cohort through I-Form.

Manufacturing contributes over 10% of UK GVA with the metals sector contributing 12% of this (£10.7BN [4,5]) and
employing ~230,000 people directly and 750,000 indirectly. It is estimated that ~2300 graduates are required annually to
meet present and future growth [5]. A sizeable portion of these graduates will require metallurgical expertise and current
numbers fall far short. From UK-wide HESA data, we estimate there are ~330 home UG/PGT qualifiers in materials and
~35 home doctoral graduates in metallurgy annually, including existing AMSCDT graduates, so it is unsurprising that
industry continues to report difficulties in recruiting staff with the required specialist metallurgical knowledge and
professional competencies.

As well as addressing this shortfall, the CDT will also impact directly on the companies with which it collaborates, on the
wider high value manufacturing sector and on the UK economy as a whole, as follows:

1. Collaborating companies, across a wide range of businesses in the supply chain including SMEs and research
organisations will benefit directly from the CDT through:

- Targeted projects in direct support of their business and its future development and competitiveness.
- Access to the expertise and facilities of the host institutions.
- Involvement in the training of the next generation of potential employees with advanced technical and leadership skills
who can add value to their organisations.

2. The UK High-Value Manufacturing Community will benefit as the CDT will:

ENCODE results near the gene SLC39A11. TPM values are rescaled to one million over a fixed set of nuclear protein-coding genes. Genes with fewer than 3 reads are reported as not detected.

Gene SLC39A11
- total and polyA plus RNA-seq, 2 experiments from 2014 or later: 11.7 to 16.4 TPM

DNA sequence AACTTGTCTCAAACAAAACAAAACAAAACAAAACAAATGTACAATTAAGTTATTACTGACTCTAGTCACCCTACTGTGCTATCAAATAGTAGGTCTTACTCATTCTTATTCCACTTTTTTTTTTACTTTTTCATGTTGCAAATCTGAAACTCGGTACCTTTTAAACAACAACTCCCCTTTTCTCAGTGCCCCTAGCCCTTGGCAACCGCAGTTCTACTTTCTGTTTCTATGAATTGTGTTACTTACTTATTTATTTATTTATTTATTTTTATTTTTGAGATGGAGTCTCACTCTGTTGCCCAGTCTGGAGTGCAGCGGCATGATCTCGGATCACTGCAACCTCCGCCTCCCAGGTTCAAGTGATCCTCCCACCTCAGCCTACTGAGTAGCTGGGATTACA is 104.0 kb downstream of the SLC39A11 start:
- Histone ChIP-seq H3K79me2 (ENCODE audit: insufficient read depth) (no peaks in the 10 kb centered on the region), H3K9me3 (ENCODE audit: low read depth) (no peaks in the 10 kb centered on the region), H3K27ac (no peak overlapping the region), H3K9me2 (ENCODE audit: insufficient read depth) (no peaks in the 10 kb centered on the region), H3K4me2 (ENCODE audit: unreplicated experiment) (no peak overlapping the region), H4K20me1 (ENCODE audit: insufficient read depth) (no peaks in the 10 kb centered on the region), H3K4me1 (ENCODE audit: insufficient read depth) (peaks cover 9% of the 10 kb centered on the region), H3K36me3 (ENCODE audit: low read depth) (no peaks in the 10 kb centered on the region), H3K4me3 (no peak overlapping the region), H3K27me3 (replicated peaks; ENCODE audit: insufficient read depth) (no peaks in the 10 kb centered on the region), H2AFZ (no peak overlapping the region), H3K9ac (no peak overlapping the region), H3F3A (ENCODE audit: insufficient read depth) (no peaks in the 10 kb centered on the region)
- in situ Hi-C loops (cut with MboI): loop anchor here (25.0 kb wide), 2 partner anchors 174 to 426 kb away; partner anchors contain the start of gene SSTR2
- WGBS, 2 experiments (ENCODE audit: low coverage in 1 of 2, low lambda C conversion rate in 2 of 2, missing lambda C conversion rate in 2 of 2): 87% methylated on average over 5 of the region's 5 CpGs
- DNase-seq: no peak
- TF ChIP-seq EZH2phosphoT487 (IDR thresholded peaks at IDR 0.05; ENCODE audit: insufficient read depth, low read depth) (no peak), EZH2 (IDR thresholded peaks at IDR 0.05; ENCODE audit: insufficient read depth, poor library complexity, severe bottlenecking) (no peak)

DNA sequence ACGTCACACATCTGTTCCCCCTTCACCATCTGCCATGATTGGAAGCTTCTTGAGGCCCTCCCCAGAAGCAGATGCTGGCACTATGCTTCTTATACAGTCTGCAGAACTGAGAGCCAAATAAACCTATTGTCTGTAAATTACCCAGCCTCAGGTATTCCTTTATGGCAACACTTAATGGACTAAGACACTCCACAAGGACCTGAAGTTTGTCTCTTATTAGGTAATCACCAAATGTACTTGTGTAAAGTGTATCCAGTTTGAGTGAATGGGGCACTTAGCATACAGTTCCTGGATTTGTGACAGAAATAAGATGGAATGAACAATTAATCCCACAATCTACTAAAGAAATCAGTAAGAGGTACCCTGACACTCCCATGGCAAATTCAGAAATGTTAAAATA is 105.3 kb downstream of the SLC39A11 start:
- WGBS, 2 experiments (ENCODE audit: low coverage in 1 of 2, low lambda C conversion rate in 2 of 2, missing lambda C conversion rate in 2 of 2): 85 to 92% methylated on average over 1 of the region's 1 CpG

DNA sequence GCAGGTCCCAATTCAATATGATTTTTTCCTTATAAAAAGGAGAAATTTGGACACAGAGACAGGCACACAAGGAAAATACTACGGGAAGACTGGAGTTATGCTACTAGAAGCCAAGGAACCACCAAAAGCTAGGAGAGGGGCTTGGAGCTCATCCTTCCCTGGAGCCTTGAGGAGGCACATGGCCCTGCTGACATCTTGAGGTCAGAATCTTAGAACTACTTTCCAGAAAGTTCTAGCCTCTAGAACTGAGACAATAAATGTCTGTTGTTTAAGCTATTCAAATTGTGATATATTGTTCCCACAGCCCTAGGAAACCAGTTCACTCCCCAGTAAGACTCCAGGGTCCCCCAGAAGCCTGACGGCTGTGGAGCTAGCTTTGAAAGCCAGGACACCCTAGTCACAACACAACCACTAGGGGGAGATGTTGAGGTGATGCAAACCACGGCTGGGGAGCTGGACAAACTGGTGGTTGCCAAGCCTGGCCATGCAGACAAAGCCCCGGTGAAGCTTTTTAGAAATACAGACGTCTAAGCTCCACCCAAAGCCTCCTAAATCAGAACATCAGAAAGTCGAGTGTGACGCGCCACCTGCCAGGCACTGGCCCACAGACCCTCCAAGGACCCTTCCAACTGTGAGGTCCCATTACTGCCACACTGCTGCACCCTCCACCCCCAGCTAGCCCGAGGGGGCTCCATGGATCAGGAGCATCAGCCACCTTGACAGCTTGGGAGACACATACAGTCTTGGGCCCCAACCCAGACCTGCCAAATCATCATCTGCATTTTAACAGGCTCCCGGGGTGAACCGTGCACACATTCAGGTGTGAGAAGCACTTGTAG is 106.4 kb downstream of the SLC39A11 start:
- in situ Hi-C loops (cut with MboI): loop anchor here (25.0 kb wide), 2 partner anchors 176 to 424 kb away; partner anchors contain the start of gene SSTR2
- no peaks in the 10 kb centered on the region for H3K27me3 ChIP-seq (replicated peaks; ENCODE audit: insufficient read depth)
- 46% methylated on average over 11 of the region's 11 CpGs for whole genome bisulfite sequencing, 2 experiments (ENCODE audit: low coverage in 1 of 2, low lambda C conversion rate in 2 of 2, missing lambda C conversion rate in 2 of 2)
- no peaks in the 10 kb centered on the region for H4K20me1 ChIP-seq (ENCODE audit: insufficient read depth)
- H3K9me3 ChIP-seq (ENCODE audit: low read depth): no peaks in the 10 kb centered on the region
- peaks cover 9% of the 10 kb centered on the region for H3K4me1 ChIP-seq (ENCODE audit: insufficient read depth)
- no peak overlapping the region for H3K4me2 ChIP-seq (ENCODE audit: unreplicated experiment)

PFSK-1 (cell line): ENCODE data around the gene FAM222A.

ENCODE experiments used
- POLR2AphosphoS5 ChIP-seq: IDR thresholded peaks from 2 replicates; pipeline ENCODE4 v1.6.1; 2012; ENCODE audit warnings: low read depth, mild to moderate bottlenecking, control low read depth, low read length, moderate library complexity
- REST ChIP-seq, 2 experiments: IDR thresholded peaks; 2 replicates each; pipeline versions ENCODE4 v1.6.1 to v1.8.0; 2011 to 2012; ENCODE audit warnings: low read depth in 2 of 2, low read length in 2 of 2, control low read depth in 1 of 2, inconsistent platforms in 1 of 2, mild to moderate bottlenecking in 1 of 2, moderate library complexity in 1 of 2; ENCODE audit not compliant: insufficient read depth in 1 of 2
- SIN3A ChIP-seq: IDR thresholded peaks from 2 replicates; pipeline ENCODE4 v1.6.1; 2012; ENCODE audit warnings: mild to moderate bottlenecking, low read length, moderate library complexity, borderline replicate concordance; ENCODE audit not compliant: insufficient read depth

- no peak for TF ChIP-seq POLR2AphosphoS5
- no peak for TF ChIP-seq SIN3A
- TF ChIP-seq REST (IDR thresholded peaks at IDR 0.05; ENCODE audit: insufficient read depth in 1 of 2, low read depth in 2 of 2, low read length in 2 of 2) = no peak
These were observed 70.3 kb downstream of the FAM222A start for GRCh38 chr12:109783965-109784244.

- Develop the underpinning science and advanced-level knowledge base required by future high technology areas, where
there is high expectation of gross added value.
- Provide an enhanced route to exploitation, by covering the full spectrum of technology readiness levels.
- Ensure dissemination of knowledge to the sector, through student-led SME consultancy projects, the National Student
Conference in Metallic Materials and industry events.

3. The wider UK economy will benefit as the CDT will:

- Promote materials science and engineering and encourage future generations to enter the field, through outreach
activities developed by the students that will increase public awareness of the discipline and its contribution to modern
life, and highlight its importance to future innovation and technologies.
- Develop and exploit new technologies and products which will help to maintain a competitive UK advanced
manufacturing sector, ensure an internationally competitive and balanced UK economy for future generations and
contribute to technical challenges in key societal issues such as energy and sustainability.

1. Materials UK Structural Materials Report 2009
2. EPSRC Materials International Review 2008
3. EPSRC Materially Better Call 2013
4. The state of engineering, Engineering UK 2017
5. Vision 2030: The UK Metals Industry's New Strategic Approach, Metals Forum


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Studentship Projects

Project Reference Relationship Related To Start End Student Name
EP/S022635/1 01/10/2019 31/03/2028
2386022 Studentship EP/S022635/1 01/10/2019 31/03/2024 Huda Al-Jurani